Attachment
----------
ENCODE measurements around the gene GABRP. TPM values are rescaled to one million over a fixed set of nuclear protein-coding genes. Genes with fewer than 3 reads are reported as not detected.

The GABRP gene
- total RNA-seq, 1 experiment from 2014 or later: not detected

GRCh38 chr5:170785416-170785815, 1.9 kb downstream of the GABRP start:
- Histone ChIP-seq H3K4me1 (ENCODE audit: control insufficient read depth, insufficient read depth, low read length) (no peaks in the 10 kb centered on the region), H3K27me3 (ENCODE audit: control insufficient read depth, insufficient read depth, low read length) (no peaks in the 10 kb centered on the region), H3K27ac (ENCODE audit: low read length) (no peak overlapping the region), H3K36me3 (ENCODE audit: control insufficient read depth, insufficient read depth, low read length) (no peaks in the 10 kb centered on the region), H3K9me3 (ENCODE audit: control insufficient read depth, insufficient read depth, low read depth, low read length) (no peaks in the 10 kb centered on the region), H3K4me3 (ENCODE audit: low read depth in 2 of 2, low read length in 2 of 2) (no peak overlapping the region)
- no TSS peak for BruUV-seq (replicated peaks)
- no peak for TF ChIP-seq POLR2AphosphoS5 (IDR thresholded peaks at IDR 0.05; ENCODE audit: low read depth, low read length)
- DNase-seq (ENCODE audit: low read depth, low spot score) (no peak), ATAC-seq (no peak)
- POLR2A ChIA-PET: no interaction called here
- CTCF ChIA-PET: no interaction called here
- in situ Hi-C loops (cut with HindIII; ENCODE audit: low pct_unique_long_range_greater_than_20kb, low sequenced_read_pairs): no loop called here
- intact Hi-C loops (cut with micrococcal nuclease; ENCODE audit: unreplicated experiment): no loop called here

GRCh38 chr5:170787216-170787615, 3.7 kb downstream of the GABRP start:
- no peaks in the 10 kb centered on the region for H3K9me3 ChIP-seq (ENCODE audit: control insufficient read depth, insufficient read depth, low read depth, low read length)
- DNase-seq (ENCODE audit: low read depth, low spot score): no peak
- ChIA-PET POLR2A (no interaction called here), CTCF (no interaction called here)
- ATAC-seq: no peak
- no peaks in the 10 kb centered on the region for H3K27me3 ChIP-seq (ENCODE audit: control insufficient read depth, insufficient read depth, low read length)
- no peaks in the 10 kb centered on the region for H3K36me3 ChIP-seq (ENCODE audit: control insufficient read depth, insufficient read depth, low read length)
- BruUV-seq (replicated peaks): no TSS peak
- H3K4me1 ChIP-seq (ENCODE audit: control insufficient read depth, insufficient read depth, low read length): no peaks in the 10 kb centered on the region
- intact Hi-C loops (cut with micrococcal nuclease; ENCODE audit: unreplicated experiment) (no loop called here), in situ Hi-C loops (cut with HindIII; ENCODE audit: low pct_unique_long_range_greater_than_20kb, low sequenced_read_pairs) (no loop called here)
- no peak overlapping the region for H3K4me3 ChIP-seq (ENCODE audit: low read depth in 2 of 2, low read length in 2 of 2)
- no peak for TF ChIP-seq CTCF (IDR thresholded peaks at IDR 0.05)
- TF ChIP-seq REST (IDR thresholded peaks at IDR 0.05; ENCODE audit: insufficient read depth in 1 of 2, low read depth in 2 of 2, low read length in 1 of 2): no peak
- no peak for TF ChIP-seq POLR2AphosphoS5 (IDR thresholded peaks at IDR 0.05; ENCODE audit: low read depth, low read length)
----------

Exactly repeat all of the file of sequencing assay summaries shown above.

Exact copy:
ENCODE measurements around the gene GABRP. TPM values are rescaled to one million over a fixed set of nuclear protein-coding genes. Genes with fewer than 3 reads are reported as not detected.

The GABRP gene
- total RNA-seq, 1 experiment from 2014 or later: not detected

GRCh38 chr5:170785416-170785815, 1.9 kb downstream of the GABRP start:
- Histone ChIP-seq H3K4me1 (ENCODE audit: control insufficient read depth, insufficient read depth, low read length) (no peaks in the 10 kb centered on the region), H3K27me3 (ENCODE audit: control insufficient read depth, insufficient read depth, low read length) (no peaks in the 10 kb centered on the region), H3K27ac (ENCODE audit: low read length) (no peak overlapping the region), H3K36me3 (ENCODE audit: control insufficient read depth, insufficient read depth, low read length) (no peaks in the 10 kb centered on the region), H3K9me3 (ENCODE audit: control insufficient read depth, insufficient read depth, low read depth, low read length) (no peaks in the 10 kb centered on the region), H3K4me3 (ENCODE audit: low read depth in 2 of 2, low read length in 2 of 2) (no peak overlapping the region)
- no TSS peak for BruUV-seq (replicated peaks)
- no peak for TF ChIP-seq POLR2AphosphoS5 (IDR thresholded peaks at IDR 0.05; ENCODE audit: low read depth, low read length)
- DNase-seq (ENCODE audit: low read depth, low spot score) (no peak), ATAC-seq (no peak)
- POLR2A ChIA-PET: no interaction called here
- CTCF ChIA-PET: no interaction called here
- in situ Hi-C loops (cut with HindIII; ENCODE audit: low pct_unique_long_range_greater_than_20kb, low sequenced_read_pairs): no loop called here
- intact Hi-C loops (cut with micrococcal nuclease; ENCODE audit: unreplicated experiment): no loop called here

GRCh38 chr5:170787216-170787615, 3.7 kb downstream of the GABRP start:
- no peaks in the 10 kb centered on the region for H3K9me3 ChIP-seq (ENCODE audit: control insufficient read depth, insufficient read depth, low read depth, low read length)
- DNase-seq (ENCODE audit: low read depth, low spot score): no peak
- ChIA-PET POLR2A (no interaction called here), CTCF (no interaction called here)
- ATAC-seq: no peak
- no peaks in the 10 kb centered on the region for H3K27me3 ChIP-seq (ENCODE audit: control insufficient read depth, insufficient read depth, low read length)
- no peaks in the 10 kb centered on the region for H3K36me3 ChIP-seq (ENCODE audit: control insufficient read depth, insufficient read depth, low read length)
- BruUV-seq (replicated peaks): no TSS peak
- H3K4me1 ChIP-seq (ENCODE audit: control insufficient read depth, insufficient read depth, low read length): no peaks in the 10 kb centered on the region
- intact Hi-C loops (cut with micrococcal nuclease; ENCODE audit: unreplicated experiment) (no loop called here), in situ Hi-C loops (cut with HindIII; ENCODE audit: low pct_unique_long_range_greater_than_20kb, low sequenced_read_pairs) (no loop called here)
- no peak overlapping the region for H3K4me3 ChIP-seq (ENCODE audit: low read depth in 2 of 2, low read length in 2 of 2)
- no peak for TF ChIP-seq CTCF (IDR thresholded peaks at IDR 0.05)
- TF ChIP-seq REST (IDR thresholded peaks at IDR 0.05; ENCODE audit: insufficient read depth in 1 of 2, low read depth in 2 of 2, low read length in 1 of 2): no peak
- no peak for TF ChIP-seq POLR2AphosphoS5 (IDR thresholded peaks at IDR 0.05; ENCODE audit: low read depth, low read length)